UFC 99 Storms Germany


Good things come to those who wait, and German mixed martial arts fans have had to wait for quite a while for the sport’s world leader, the UFC, to make its first inroads into the country.

The wait is over though.

The UFC will hold its first event in Germany on June 13 at the Lanxess Arena in Cologne, the biggest indoor venue in the country with a maximum capacity of 20,000 seats. A contract between Zuffa and Marek Lieberberg, Europe’s leading concert promoter, was signed during the passing of UFC 91 in Las Vegas over a week ago.

BloodyElbow.com was the first to break the news on Saturday, with a proposed heavyweight matchup between UFC icons Randy Couture and Chuck Liddell the lead candidate for main event honors.

Zuffa LLC, parent company to the UFC, is pushing for the fourth meeting between the promotion’s two most recognizable stars because of Couture’s unparalleled life story and, above all, for his ability to convey it in the German language.

Starting at age 19, Couture spent over four of his six years of U.S. Army service stationed at the famed World War II "Fliegerhorst" base of Langendiebach in Erlensee, Germany.

Couture holds a single victory over the noted striker via a third-round TKO at UFC 43 in June 2003. Liddell knocked out Couture at UFC 52 and UFC 57 two years later.

Whether or not that bout materializes depends on how soon the four-time Olympic wrestling alternate wants to continue his fantastic 12-year career following the heartbreaking second-round loss he suffered at the hands of Brock Lesnar at UFC 91.

Dave Mandel/Sherdog.com


Couture's ability to speak
German makes him an obvious
choice to headline an event
in Deutschland.

Couture told Sherdog.com that he has not been approached with the Liddell fight as of Monday, and is not adverse to a drop back down to light heavyweight division for the second time in his career if “an interesting fight presents itself.” However, Couture expressed his reservations in meeting student and UFC light heavyweight champion Forrest Griffin. Couture did not rule out a continued run in the heavyweight division either.

Potential co-headliners for June 13 include the likes of Thiago Alves, Rich Franklin, Matt Hughes, Mauricio “Shogun” Rua and Wanderlei Silva, depending on how their pending bouts play out in the next few months.

Considering the high percentage of Italian and Polish citizens living in the Rhine area and its geographical proximity to the Netherlands and France, UFC-contracted fighters like Tomasz Drwal, Antoni Hardonk, Cheick Kongo, Jess Liaudin, Alessio Sakara and Samy Schiavo also seem likely.

As far as a local draw is concerned, matchmaker Joe Silva has brought kickboxer Dennis Siver back into the fold after initially axing him from the promotion this summer. Siver will get a much-needed tune-up fight at UFC 93 against Nate Mohr.

Judging by the approach the UFC used for their second event in the United Kingdom in April 2007, at least three more German fighters could be signed to battle on the undercard. Welterweight Daniel Weichel, middleweight Steve Mensing, light heavyweight Martin Zawada and heavyweight Marko Zschörner appear to be the most likely choices at this time.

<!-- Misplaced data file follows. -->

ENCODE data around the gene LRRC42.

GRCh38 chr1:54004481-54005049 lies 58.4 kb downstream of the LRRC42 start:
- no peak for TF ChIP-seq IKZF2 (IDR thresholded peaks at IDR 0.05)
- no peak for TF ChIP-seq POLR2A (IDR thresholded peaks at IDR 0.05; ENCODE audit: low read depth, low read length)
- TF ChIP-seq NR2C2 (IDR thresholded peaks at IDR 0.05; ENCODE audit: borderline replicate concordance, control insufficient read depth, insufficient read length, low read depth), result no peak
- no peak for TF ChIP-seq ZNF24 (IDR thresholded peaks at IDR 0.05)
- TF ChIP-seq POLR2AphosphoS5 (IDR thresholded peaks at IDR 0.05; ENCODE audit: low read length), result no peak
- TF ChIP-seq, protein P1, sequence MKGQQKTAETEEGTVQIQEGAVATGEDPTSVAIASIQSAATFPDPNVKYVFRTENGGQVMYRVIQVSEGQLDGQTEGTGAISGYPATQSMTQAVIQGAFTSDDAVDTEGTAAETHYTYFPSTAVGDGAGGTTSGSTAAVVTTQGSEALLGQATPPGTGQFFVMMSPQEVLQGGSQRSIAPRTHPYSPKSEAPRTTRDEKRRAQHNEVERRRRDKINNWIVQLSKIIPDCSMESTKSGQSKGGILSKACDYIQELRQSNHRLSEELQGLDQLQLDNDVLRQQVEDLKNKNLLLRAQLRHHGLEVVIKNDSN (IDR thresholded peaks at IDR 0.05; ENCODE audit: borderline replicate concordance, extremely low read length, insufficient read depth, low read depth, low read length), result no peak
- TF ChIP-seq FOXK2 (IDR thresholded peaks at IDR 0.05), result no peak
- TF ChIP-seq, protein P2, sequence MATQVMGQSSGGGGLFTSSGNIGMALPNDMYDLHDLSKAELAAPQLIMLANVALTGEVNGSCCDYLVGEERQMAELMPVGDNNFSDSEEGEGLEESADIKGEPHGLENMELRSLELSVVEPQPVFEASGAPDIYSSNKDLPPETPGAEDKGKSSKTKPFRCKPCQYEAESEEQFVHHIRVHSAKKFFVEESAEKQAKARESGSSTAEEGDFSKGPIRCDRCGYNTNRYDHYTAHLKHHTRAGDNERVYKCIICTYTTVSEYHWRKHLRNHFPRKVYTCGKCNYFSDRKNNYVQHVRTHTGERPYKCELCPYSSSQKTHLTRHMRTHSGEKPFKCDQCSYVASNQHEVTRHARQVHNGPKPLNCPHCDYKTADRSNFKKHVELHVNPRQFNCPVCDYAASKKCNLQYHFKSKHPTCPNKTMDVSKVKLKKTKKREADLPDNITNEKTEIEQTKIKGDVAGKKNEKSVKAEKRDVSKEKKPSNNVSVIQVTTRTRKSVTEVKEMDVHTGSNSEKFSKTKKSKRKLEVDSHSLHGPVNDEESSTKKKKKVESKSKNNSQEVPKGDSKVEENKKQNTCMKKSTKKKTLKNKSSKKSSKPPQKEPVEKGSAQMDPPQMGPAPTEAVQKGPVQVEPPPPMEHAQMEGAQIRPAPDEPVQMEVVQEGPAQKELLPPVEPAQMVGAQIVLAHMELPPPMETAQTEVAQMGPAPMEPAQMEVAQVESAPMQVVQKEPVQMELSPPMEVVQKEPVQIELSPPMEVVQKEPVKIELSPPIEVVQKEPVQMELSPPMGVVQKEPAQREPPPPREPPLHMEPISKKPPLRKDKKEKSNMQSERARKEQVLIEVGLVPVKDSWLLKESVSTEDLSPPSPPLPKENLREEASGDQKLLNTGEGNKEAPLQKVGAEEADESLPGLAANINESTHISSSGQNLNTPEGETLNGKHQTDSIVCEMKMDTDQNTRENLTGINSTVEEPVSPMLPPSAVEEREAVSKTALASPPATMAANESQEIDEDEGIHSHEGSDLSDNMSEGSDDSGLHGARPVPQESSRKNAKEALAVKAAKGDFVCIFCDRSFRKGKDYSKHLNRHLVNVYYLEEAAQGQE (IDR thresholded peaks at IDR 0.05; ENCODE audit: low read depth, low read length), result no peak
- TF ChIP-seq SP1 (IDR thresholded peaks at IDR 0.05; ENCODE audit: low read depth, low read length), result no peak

This will probably leave kickboxers Stefan Leko and Chalid Arrab, arguably the two most experienced and skilled fighters to come out of Germany, on the outside looking in. Even though both are clear-cut standup fighters and possess the skills to make an instant impact when matched up against fellow strikers, the UFC has not had a working relationship with the Golden Glory management team since Semmy Schilt’s brief stint with the promotion in 2001. In addition, both fighters are still being under contract with K-1 parent company, Fighting and Entertainment Group.

Behind the scenes, co-host Lieberberg is not just your ordinary concert promoter. Besides organizing tours for some of the biggest bands and artists in the world like Bon Jovi, Lenny Kravitz, Metallica, The Police and U2, the Frankfurt-based music magnate has also been instrumental in bringing pro wrestling juggernaut WWE (formerly WWF) to Germany in 1992 before monstrous crowds. More than 41,000 WWE fans flocked to the four shows that were held at the Lanxess Arena between 2002 and 2007.

Rhine metropolis Cologne is not only the fourth-largest city in Germany, it is also very well connected to the rest of Europe through Cologne Bonn Airport and is famous for its residents, who are literally mad on sports. Fans tirelessly convene to the Lanxess Arena and the Rhine Energy Stadium to cheer for the 1. FC Köln, the Cologne Sharks and the Cologne 99ers -- the city’s first-division football, ice hockey and basketball teams.

In preparation of the event, the UFC is hard at work trying to secure a television deal in Germany. The promotion did have a deal with German pay-per-view provider Premiere between 2004 and 2006, but abysmal buy rates and the country’s generally problematic PPV market brought the arrangement to a halt.

As a result, Zuffa is currently negotiating to land a spot on network television, which will be a difficult task as powerful boxing lobbyists control most of the major channels. It’s likely the UFC will have to host its first event in Deutschland without any live coverage from a German TV channel.

In the end, this won’t be the deciding factor for the success of the show. The small but vocal hardcore fan base in Germany has been itching for the UFC to come to central Europe for years and are certain to pack into the Lanxess Arena in great numbers. With the UFC video game coming out next spring and an experienced professional like Lieberberg at the helm, things are looking promising and the next seven months leading up to UFC 99 will be the most important and exciting time in the history of German MMA.

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